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It's a place where tired and broken Buffalo police cars find a bit of care before wheeling back to the streets on their drive against crime.

The dozen workers in the mechanic shop at the Seneca Street police garage know well the rigors patrol cars experience 365 days a year.

The pedal-to-metal accelerations, the screeching stops, the potholes and, of course, the back seat prisoners who sometimes enter the vehicles kicking and screaming -- all this makes the patrol cars old before their time.

To be sure, the grimy, cavernous police garage is no fountain of youth. But the oil changes, new brake shoes and freshly treaded tires are all part of the routine maintenance regimen that keeps the vehicles roadworthy.

"It's a big responsibility, and it keeps my chest pounding pretty good," said Harry J. Trippett, superintendent of maintenance for the department's 380 vehicles, which includes 175 marked cars assigned to patrol.

It also is a $1.4 million-a-year operation.

"My No. 1 priority is safety, and my No. 2 responsibility is making sure there are enough patrol vehicles available," Trippett said.

The scene beyond his office remains constant: The open hoods of patrol cars, mechanics peering into the engine compartments -- almost like a doctor asking a patient to say "ah."

"And we've heard some strange noises under the hood of the cars," Trippett joked.

The battle to keep patrol cars in motion is never-ending.

On an average day, 15 cars are repaired and returned to service, but an equal number arrive -- sometimes at the end of a tow-truck hook -- for fixing.

The oldest patrol cars in the fleet date to 1991 and are kept in reserve for emergency use. Odometer readings of 200,000 miles on vehicles are common.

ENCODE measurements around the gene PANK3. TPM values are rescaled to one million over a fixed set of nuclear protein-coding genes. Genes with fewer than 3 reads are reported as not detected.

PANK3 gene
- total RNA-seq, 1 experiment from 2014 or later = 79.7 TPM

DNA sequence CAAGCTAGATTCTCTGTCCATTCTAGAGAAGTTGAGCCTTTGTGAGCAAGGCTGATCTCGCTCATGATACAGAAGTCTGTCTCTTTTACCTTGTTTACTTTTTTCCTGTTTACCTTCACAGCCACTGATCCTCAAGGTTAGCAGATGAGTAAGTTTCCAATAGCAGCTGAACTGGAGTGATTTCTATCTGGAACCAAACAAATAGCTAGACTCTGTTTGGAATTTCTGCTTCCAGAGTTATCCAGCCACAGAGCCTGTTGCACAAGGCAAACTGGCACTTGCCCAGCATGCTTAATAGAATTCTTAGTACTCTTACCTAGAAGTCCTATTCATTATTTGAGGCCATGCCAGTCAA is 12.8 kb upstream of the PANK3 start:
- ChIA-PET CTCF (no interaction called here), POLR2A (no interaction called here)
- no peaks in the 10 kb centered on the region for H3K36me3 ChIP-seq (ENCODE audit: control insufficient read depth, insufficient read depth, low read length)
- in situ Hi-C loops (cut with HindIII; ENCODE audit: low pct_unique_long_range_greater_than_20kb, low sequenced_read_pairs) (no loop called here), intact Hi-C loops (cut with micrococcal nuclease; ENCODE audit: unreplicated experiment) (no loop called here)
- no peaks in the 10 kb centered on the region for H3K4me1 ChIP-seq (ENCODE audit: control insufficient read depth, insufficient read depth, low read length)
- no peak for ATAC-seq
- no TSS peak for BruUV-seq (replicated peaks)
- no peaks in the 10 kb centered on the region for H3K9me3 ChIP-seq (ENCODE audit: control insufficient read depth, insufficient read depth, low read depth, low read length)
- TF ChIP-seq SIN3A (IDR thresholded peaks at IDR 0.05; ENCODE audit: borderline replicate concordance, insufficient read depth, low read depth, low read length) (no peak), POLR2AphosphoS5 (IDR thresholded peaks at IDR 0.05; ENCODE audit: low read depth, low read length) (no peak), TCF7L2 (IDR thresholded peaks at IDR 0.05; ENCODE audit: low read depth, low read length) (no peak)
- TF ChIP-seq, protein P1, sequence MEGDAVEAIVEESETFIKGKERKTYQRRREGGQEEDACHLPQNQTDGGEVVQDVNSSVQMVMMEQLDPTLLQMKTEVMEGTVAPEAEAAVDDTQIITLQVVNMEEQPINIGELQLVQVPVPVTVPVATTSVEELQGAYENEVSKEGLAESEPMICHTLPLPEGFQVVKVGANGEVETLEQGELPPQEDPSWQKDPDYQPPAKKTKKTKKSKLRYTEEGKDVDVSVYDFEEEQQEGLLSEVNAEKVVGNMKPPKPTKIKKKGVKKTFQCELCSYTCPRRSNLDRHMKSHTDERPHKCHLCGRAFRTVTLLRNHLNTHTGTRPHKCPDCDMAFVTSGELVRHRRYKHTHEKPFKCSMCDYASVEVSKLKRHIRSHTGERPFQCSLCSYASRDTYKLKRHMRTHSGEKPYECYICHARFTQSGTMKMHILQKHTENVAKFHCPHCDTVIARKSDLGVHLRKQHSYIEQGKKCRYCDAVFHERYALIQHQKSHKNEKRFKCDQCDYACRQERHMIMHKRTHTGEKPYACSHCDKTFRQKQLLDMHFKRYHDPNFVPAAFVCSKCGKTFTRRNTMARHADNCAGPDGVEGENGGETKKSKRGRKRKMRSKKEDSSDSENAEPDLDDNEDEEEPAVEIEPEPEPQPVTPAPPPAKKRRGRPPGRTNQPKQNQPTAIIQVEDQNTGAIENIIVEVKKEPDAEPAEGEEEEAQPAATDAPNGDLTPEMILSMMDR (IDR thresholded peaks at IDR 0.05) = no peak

A typical patrol car can rack up as much as 50,000 miles in a year, compared with the 12,000 miles family cars annually average.

Unlike most other vehicles, the police cars operate 24 hours a day, and that takes its toll. Proof is easily spotted. Three burned-up patrol cars, a few wrecks and others with not so obvious maladies, parked off to the side collecting dust.

The department, in upgrading the fleet, recently switched to Ford Crown Victoria from Chevrolet Caprice cruisers. Twenty-three Crown Victorias, each costing $25,000, have been purchased; more are needed to retire high-mileage patrol cars.

But in a city nearly running on empty when it comes to public dollars, Trippet and other garage workers aren't very optimistic on the chances of the city buying any new cars soon.

That's why it pains some of the mechanics to see patrol cars needlessly punished.

"The police cars are made well," another mechanic added, "but they become junk because some officers drive them, well, let's say, not as they would their own personal cars."

Some smaller departments assign officers to specific cars to promote a personal interest in the vehicle's upkeep. But Buffalo does not have enough patrol cars to adopt that policy.

Some officers, Trippet said, "do take very good care of their patrol cars."

What happens when police vehicles reach the end of the line?

They often hit the auction block or are assigned temporarily to the "boneyard," a fenced-in parking lot beside the garage.

"We cannibalize them for parts," said Ed Jordan, a mechanic.

Many patrol cars have an after life as taxis, according to Trippett. "Cab companies are among the biggest buyers of our old cars."

Do any patrol cars make it directly to the junkyard?

"Very few end up there -- only the wrecks, and they really have to be totaled," Trippett said.

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